From: Ron Hays []
Sent: Thursday, August 23, 2007 23:27
Subject: Oklahoma's Farm News Update
Oklahoma's latest farm and ranch news
Your Update from Ron Hays of RON for Friday August 24, 2007!
A service of Farm Credit of East Central Oklahoma, American Farmers and Ranchers & Midwest Farm Shows
-- Korea Agrees to Start Inspecting Our Beef Again- with a few strings.
-- Brazil seems to want it both ways on cotton case!
-- Hassled Heifers Equals Tougher Beef???
-- Farms and Ranches Should NOT Get Bigger- So Say the Idealists.
-- Congrats to Wheat Show Winners Including 4-H Champ Shelby Brewer and FFA Champ Jared Yost!
-- Harvest Note From Garfield County- Corn Looking Mighty Fine!

Howdy Neighbors!

Here's your morning farm news headlines from the Director of Farm Programming for the Radio Oklahoma Network, Ron Hays. We are proud to welcome Farm Credit of East Central Oklahoma as a regular sponsor of our daily email update. Farm Credit of East Central Oklahoma has ten branch offices to serve your farm financing needs and is dedicated to being your first choice for farm credit. Check out their website for more information by clicking here!

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Korea Agrees to Start Inspecting Our Beef Again- with a few strings.
South Korea will resume quarantine inspections on U.S. beef after effectively halting imports early this month, a government official said Friday in Seoul. The decision comes after the Ministry of Agriculture and Forestry carefully examined a formal explanation sent by Washington on the shipments of cow backbones and ribs that were found last month.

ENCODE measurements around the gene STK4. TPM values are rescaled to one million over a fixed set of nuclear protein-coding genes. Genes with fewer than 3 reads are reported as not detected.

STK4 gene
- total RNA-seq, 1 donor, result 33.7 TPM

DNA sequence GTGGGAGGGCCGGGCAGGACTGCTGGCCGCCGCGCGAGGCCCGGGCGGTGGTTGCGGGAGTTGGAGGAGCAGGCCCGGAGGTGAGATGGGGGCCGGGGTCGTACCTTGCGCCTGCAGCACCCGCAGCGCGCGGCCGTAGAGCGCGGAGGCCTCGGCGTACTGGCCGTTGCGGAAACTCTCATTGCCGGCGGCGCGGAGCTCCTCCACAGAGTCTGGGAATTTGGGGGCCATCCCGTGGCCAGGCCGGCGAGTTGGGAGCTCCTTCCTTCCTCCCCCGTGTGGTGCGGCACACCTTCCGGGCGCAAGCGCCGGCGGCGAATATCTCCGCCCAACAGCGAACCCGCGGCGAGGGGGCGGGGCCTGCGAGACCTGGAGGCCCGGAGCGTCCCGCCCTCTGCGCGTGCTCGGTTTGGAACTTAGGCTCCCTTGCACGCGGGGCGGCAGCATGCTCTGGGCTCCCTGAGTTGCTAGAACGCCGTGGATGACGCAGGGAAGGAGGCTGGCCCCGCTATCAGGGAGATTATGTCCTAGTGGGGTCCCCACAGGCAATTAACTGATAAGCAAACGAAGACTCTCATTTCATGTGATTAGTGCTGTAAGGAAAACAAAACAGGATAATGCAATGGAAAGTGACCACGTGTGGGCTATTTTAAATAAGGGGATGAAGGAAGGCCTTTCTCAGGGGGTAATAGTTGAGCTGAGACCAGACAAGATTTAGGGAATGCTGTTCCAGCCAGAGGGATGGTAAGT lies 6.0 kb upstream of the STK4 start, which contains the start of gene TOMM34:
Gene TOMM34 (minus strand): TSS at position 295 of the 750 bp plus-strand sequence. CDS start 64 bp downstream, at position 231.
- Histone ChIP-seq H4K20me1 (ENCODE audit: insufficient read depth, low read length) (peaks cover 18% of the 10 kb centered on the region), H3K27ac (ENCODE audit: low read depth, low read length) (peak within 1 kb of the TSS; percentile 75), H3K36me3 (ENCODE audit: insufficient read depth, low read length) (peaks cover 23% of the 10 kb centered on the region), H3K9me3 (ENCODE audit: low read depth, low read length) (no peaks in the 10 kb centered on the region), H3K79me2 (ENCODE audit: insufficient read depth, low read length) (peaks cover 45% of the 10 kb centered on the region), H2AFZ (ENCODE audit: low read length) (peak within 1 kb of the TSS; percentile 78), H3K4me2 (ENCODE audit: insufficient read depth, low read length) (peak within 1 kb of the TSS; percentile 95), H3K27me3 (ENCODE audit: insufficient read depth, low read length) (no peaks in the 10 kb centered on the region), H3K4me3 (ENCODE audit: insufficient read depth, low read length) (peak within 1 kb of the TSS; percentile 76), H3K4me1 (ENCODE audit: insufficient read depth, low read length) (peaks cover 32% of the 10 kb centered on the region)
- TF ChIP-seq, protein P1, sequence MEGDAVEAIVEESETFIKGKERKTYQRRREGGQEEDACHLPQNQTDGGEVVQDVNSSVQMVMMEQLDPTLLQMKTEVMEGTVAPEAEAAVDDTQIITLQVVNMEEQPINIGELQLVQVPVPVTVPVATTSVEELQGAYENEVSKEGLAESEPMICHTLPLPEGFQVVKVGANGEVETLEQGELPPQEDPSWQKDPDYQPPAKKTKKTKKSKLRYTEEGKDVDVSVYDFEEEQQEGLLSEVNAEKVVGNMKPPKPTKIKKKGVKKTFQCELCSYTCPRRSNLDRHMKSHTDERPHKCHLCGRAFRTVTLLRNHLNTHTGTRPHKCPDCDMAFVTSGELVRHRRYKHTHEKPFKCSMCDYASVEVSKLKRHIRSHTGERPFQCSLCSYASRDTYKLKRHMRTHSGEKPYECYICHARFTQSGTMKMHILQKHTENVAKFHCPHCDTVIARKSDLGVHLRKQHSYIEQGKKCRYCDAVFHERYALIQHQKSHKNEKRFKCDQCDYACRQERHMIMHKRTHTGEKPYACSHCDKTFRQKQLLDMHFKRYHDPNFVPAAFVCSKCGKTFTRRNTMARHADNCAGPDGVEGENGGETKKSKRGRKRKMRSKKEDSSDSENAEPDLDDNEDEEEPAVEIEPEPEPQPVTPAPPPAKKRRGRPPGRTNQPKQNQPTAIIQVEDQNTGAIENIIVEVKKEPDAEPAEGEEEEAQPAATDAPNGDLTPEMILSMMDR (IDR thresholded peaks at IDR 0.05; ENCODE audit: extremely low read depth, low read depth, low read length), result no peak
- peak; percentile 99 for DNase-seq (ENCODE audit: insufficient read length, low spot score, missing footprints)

"The ban will be maintained on the four beef processing centers that shipped ribs, while Seoul will not halt all future imports from the one that shipped the backbones," said Lee Sang-kil, head of the ministry's livestock bureau. The decision is expected to allow progress to be made on negotiations aimed at revising South Korea's sanitary and phytosanitary (SPS) arrangements that prohibit bone-in beef, such as ribs and backbones from being imported.

Dr. Chuck Lambert has been the lead negotiator for the United States in getting the South Koreans to start inspecting our boxes of beef once again- and he indicated to reporters in the last day or so that he expected the South Koreans to begin inspecting our beef again, under the condition that any other plant that ships any boxes of beef with bones in them will be suspended from shipping additional beef to Korea- and won't be reinstated until new protocols are put in place. Of course, the protocols that the US continues to demand is that South Korea recognize and conform to the OIE International Animal Health Organization ruling that the US is a "controlled risk" country and that beef from any age animal- bone in as well as boneless is safe from a BSE point of view.

Brazil seems to want it both ways on cotton case!
While Brazilian officials were in Geneva arguing that U.S. subsidies were depressing world cotton prices, the Brazilian government was busy selling government-held cotton stocks on the Brazilian market in order to lower internal Brazilian cotton prices according to USDA reports. "The actions of Brazil's own government in April and May of 2007, when it sold nearly two-thirds of its government held cotton stocks to drive down prices are clearly incompatible with Brazil's contemporaneous arguments that the United States was suppressing world cotton prices," National Cotton Council Consultant Bill Gillon said at a joint meeting of the American Cotton Producers and Cotton Foundation. "The Brazilian government was arguing (and the WTO Panel apparently agreed) that the U.S. cotton program was causing price suppression in the world market, even though the Brazilian government was taking action to drive down domestic cotton prices. Brazil's words to the WTO were blatantly inconsistent with Brazil's own actions at the time."